Asked if England's players would consider recording similar scenes of celebrating should they knock out Wales, Shaw said: "I think we are a respectful group.

    "We do things in the right way. That's the example Gareth [Southgate] wants to set. We are fully behind that. We are fully respectful.

    "I think their motivation is going to be extremely high. They are going to give everything to win. It's not an easy game. But we need to focus on what we do."

    England will advance to the knockout stage if they avoid a heavy loss to Wales, though Southgate's side will be targeting a victory to make certain of top spot in Group B.

    Speaking ahead of England's first ever World Cup match against a fellow British side, Southgate said: "We have got to play well. 

    "We are going to play an opponent that is wounded and, like everybody else, desperate to beat the English. We've got to play an intelligent game, play well and match their spirit.

    "I would be very disappointed if someone says their players will want it more than ours. I'd be asking questions about what we stand for and what we have been for five years."

    England have lost their third and final group-stage game in just two of their 14 participations at the World Cup (W7 D5), doing so against Spain in 1950 and Belgium in 2018.

  • Messi rides to the rescue, but shaky Argentina's World Cup dream looks a fantasy too far Messi rides to the rescue, but shaky Argentina's World Cup dream looks a fantasy too far

    Ghosts everywhere. In the stands, where the spectre of Diego Maradona was waving his fists, wondering how Argentina could put in such a vapid performance.

    On the pitch, where the shadows of Sergio Aguero and Gonzalo Higuain were sprinting through the middle, looking for a pass or clearing a path for Lionel Messi.

    The ghosts of Argentina's past haunted them for large parts of Saturday's game against Mexico, as the present almost became a living nightmare.

    Lionel Scaloni's team were in dire danger of heading out of this World Cup after two games, the champions of South America last year vulnerable to a humbling on the global stage, until a flash of Messi magic changed everything.

    A swish of that left boot from 25 yards, and the ball zipped into the bottom-right corner. It had to be him.

    On the night Messi matched Maradona's Argentina record of 21 World Cup appearances, he also moved level with El Diego on eight goals in his career at the finals, two behind national team record holder Gabriel Batistuta. For Messi, those World Cup goals have all come in the group stage, something he came to Qatar to change and still might.

    Losing to Saudi Arabia on Tuesday was bad enough for Argentina, but at least there would be a reaction against the Mexicans. Perhaps it might be the spur they needed, and perhaps it could still be Messi's World Cup.

    Those were theories that were widely voiced, yet for an hour they looked to be utter bunkum.

    Even at 90 minutes, with a 2-0 scoreline barely reflecting the flow of the game, you were left fearing Argentina might find a way to trip up against Poland next time out. If they finish second in this group, it will almost certainly be France waiting for them in the second round, and on the evidence so far, Argentina would be mauled by Les Bleus.

    Messi and Co arrived at this tournament on a 36-game unbeaten run, but such has been their languid start you would have been forgiven for guessing they played all 36 of those games in the last month.

    Here they were off the pace from the start, lacking any obvious strategy, down on energy, praying for Messi to conjure something. It had an air of Barcelona in the final days of Ronald Koeman's reign about it.

    Scaloni has backed Lautaro Martinez to be his lone striker, and there might have to be a rethink on that score. Martinez has a shot conversion rate of 12.9 per cent this season for Inter, which is not ideal for a striker, and has been finding the net at club level every 206.25 minutes.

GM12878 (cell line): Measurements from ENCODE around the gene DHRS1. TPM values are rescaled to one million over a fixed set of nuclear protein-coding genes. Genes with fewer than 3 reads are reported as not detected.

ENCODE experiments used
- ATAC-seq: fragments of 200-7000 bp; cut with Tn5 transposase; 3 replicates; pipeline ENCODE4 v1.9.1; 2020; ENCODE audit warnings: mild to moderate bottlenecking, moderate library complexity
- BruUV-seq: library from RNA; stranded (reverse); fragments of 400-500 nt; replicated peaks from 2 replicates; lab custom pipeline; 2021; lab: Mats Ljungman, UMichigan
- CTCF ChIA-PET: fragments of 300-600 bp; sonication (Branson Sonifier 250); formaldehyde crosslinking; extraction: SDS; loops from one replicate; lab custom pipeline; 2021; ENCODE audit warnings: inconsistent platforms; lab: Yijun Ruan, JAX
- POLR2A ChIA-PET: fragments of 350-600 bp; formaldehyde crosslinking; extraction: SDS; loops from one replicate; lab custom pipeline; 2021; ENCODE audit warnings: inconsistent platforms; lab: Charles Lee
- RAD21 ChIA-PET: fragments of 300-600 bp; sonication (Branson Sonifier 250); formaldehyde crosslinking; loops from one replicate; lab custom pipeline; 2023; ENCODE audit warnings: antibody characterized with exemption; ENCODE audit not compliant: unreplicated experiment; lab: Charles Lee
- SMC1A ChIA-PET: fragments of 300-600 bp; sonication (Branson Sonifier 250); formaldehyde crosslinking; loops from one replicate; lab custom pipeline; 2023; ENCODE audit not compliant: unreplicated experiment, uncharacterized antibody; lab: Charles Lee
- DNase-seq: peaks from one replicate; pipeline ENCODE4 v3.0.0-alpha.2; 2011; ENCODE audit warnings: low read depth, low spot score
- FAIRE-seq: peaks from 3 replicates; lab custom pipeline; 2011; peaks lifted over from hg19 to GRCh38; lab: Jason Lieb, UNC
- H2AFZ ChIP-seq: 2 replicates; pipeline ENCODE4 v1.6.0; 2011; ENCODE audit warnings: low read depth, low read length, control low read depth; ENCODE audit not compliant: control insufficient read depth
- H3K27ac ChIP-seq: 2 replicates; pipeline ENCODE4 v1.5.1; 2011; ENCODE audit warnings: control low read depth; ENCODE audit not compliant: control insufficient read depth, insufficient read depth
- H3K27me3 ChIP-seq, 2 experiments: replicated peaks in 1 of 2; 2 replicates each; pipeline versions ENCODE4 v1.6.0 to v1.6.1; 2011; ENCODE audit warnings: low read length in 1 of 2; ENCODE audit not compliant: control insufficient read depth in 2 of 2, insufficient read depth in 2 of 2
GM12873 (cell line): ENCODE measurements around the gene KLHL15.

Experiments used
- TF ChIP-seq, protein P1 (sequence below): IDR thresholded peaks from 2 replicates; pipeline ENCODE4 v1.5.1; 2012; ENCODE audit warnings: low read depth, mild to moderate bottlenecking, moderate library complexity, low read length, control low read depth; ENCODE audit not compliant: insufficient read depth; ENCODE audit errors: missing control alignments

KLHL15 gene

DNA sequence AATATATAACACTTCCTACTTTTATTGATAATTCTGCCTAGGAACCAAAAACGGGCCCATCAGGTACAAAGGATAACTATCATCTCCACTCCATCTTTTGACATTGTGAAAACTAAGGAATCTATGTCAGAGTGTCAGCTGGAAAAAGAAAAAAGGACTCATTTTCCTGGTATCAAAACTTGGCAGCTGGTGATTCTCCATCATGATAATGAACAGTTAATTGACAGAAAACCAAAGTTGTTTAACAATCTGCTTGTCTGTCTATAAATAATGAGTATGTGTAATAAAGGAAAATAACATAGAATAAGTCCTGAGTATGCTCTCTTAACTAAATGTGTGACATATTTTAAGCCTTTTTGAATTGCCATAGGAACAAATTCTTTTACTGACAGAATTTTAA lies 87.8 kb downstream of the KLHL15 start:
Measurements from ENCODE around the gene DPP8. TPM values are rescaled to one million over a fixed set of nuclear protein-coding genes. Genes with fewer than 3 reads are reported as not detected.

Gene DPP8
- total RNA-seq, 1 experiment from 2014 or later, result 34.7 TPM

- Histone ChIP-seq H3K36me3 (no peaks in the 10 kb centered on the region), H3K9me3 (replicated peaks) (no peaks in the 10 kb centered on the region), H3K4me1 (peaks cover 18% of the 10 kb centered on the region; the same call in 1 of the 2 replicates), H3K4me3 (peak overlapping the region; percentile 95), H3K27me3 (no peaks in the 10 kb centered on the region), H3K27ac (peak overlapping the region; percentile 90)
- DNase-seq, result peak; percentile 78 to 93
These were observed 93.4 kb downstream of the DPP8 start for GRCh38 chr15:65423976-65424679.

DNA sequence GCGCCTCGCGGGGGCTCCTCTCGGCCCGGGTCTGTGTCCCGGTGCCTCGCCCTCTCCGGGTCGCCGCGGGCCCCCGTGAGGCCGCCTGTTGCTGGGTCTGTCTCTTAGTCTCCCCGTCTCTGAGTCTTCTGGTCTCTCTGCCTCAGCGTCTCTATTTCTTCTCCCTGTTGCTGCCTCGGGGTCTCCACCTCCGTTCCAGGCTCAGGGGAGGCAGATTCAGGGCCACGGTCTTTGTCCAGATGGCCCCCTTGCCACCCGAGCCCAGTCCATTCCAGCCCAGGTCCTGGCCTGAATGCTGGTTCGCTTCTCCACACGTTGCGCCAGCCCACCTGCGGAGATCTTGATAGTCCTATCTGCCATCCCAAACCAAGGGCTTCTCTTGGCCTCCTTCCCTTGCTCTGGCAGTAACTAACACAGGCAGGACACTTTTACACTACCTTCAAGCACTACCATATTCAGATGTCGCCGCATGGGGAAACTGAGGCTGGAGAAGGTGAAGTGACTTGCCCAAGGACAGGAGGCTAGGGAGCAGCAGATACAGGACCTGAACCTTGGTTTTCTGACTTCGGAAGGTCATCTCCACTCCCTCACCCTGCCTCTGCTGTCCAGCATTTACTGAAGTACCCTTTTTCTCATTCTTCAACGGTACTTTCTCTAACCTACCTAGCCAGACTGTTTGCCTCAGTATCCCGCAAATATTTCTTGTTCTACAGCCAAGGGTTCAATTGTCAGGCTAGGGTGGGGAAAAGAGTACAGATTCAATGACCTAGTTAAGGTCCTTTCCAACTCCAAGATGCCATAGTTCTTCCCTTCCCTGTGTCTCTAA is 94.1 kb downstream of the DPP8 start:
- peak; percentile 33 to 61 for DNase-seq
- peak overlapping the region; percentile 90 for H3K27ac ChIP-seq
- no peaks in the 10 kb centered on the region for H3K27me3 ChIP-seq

He has Edin Dzeko up alongside him for the Nerazzurri, who has been more clinical with his chances, but with Argentina it is Martinez who leads the line ostensibly alone.

    This team used to have an embarrassment of attacking riches, and they desperately miss prime era Higuain and Aguero.

    Martinez has a strong scoring record for his country, but he was ineffective here, his second game at his first World Cup.

    When a clear chance came his way in the 40th minute, after a fine cross from the right by Di Maria, he planted a header way off target. It was his one goal attempt. Argentina only had five shots all night, which was still one more than Mexico. Their combined total of shots is the fewest ever recorded in a World Cup, based on studies of matches going back as far as 1966.

    There was a moment late in the first half that looked to be typifying Argentina's night: Mexico's Alexis Vega had a free-kick well saved by Emiliano Martinez shortly before half-time and Argentina went on the break, with Messi looking to dance down the right and make something happen.

    Except, those feet don't dance as quickly as they once did, and the ball was soon swept into touch. At Paris Saint-Germain, with Neymar and Kylian Mbappe for company, the gradual decline of Messi is not quite so obvious. He can be a joy to behold in that company still, but when all the attention of defenders is on him, as it inevitably was this time, he was being too easily crowded out and barged off the ball.

    In the second half, Erick Gutierrez hacked down Messi when he got close to the edge of the box and began to sprint, and Argentina had the chance they wanted. Messi punted it over the crossbar, and you just sensed it would not be his night.

    And then Messi decided that, actually, yes it would be.

    At the age of 35, he cannot win a World Cup by himself, but he can still come up with magical moments, and it was a goal for the career showreels, a stroke of familiar genius at the Lusail Iconic Stadium, which will stage this tournament's final.

    For the second time in his career, Messi has scored in six consecutive international games for his country. He remains a joy of a player, and his country's biggest hope.

    Substitute Enzo Fernandez added a late second goal that flattered Argentina, and it made the Benfica player, at 21 years and 313 days, the youngest Argentina scorer at a World Cup since the 18-year-old Messi announced himself at the 2006 finals. The past might still be a haunting influence, but here was a glimpse into the future.

    A smiling Messi celebrated with relieved supporters at the end. For just a fleeting moment in this game, he had been afforded a yard of space and made it count.

    Friday marked two years since the death of Maradona. He is Argentina's past, yet you still almost expect television cameras to pan to him in the stands.

    Messi has spent his life trying to live up to the legend of Maradona, and that shared super-natural brilliance has just about kept Argentina's hopes alive in Qatar.